Massive Adobe Breach Puts Organizations at Risk of Zero-Day Exploits

In an important announcement yesterday, Adobe notified customers that its network had been breached. During this Adobe breach, the attackers illegally accessed information relating to 2.9 million Adobe customers and source code for numerous Adobe products. According to Adobe:

“Our investigation currently indicates that the attackers accessed Adobe customer IDs and encrypted passwords on our systems. We also believe the attackers removed from our systems certain information relating to 2.9 million Adobe customers, including customer names, encrypted credit or debit card numbers, expiration dates and other information relating to customer orders.”

The announcement doesn’t provide many details, but Adobe Acrobat may have been one of the compromised products, according to Brian Krebs, author of Krebs on Security, who conducted an interview with Adobe’s Chief Security Officer Brad Arkin.

“Arkin said Adobe is still in the process of determining what source code for other products may have been accessed by the attackers and conceded that Adobe Acrobat may have been among the products the bad guys touched,” Krebs wrote.

Risks of the Adobe Breach

The Adobe breach puts organizations and users at significant risk. If the source code for Adobe Reader or other popular Adobe applications was stolen, it means that cyber criminals now have the opportunity to search this code for unknown vulnerabilities and develop malicious code that exploits them. You can expect that we will soon have a stream of new, nasty, zero-day exploits.

Zero-day exploits are used to execute drive-by downloads. They are very effective because security solutions that are designed to detect threats are not yet familiar with these new, never-before-seen threats. Therefore, they do not block them. Since these exploits would be new, there wouldn’t be a patch available, either. Attackers can hide zero-day exploit code within a PDF document or other content such as Flash animations to create weaponized content. Then, a specifically crafted spear-phishing email is used to deliver the weaponized content to the targeted user. When the user opens the attachment or watches the animation, the code exploits the vulnerability to silently download malware on the user’s machine, so the user isn’t aware that this download has happened. But this malware, often a Remote Access Trojan, enables the attacker to access sensitive data or even gain full control over the user’s machine.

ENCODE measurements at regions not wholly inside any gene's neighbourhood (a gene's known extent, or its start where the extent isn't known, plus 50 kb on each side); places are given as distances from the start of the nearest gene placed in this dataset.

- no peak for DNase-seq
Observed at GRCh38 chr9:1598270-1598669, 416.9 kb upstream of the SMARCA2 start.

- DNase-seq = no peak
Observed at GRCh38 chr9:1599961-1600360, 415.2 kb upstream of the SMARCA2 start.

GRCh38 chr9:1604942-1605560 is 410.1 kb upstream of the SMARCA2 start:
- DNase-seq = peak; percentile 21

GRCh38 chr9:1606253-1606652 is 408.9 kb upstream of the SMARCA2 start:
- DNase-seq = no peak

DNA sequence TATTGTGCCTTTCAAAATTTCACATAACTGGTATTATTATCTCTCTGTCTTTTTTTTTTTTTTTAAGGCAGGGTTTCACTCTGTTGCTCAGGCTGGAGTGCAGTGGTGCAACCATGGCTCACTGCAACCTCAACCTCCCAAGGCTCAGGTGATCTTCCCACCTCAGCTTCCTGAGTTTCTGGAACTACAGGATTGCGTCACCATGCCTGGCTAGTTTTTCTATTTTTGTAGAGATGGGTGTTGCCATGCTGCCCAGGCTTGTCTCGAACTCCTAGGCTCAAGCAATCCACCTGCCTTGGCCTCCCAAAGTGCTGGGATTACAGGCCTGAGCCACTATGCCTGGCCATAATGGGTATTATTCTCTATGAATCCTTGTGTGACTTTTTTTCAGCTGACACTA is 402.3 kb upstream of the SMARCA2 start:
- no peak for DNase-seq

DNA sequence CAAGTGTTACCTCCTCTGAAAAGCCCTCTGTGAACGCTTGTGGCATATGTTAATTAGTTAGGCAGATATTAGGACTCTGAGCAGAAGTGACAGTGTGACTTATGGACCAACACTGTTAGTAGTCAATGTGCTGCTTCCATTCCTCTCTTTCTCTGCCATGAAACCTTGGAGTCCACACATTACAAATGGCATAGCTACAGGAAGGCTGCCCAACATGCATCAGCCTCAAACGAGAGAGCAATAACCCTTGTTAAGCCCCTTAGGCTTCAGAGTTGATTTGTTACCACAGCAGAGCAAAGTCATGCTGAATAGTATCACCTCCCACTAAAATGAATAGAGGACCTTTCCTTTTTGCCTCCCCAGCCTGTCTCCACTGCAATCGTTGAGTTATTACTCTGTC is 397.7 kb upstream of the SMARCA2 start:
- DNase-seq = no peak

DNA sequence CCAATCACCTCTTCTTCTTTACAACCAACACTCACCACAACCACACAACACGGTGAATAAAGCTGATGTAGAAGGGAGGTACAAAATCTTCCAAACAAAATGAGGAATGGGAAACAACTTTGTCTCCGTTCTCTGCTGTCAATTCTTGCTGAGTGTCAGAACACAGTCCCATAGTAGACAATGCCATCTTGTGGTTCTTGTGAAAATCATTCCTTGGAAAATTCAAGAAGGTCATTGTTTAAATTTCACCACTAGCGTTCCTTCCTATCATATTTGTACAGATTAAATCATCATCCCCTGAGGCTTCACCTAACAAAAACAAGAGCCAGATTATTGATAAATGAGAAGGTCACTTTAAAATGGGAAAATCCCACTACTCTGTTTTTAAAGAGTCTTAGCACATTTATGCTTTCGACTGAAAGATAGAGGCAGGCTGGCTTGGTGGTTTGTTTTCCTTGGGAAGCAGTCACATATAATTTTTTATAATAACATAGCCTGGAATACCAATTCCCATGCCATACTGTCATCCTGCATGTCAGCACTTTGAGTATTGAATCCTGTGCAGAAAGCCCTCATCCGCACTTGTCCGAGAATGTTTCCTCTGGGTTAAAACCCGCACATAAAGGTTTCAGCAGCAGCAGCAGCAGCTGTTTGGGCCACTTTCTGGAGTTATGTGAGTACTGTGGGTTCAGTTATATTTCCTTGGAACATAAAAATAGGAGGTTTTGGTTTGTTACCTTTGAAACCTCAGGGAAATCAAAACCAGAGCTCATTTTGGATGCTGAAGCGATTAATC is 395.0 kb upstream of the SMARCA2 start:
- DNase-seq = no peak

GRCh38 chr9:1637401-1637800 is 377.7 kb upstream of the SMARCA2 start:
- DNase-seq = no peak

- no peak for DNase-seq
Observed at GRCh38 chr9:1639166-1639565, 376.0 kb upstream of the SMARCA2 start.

In many cases, the targeted user is an employee within a targeted organization. By compromising the user’s machine, the attacker gains a foothold within the targeted organization’s network. From here, the attacker can progress the attack and breach the organization. Since Adobe products are widely used, they have become a popular way to compromise employee endpoints and enable Advanced Packaging Tools and targeted attacks. Since users are accustomed to receiving PDF attachments and Flash movies on a daily basis, the exploitation of vulnerabilities in these applications is highly successful and puts many organizations at risk.

Adobe is planning to release security updates on Tuesday, Oct. 8, 2013. We recommend that users deploy these updates as soon as possible. For organizations concerned about zero-day exploits, we recommend considering the implementation of exploit prevention technologies.

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Dana Tamir

Director of Enterprise Security at Trusteer, an IBM Company

Dana Tamir is Director of Enterprise Security at Trusteer, an IBM Company. In her role she leads activities related to...